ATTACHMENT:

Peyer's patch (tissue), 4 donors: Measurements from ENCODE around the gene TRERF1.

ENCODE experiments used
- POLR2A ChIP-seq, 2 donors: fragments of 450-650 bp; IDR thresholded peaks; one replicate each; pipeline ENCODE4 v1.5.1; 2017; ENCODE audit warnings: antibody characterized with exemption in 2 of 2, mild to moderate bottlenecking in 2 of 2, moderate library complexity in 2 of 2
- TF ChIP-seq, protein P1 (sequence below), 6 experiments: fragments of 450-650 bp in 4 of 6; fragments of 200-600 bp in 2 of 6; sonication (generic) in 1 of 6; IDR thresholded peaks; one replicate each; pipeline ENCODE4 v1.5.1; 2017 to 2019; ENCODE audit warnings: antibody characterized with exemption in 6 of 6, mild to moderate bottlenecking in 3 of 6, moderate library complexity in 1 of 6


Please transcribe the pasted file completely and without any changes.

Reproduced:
Peyer's patch (tissue), 4 donors: Measurements from ENCODE around the gene TRERF1.

ENCODE experiments used
- POLR2A ChIP-seq, 2 donors: fragments of 450-650 bp; IDR thresholded peaks; one replicate each; pipeline ENCODE4 v1.5.1; 2017; ENCODE audit warnings: antibody characterized with exemption in 2 of 2, mild to moderate bottlenecking in 2 of 2, moderate library complexity in 2 of 2
- TF ChIP-seq, protein P1 (sequence below), 6 experiments: fragments of 450-650 bp in 4 of 6; fragments of 200-600 bp in 2 of 6; sonication (generic) in 1 of 6; IDR thresholded peaks; one replicate each; pipeline ENCODE4 v1.5.1; 2017 to 2019; ENCODE audit warnings: antibody characterized with exemption in 6 of 6, mild to moderate bottlenecking in 3 of 6, moderate library complexity in 1 of 6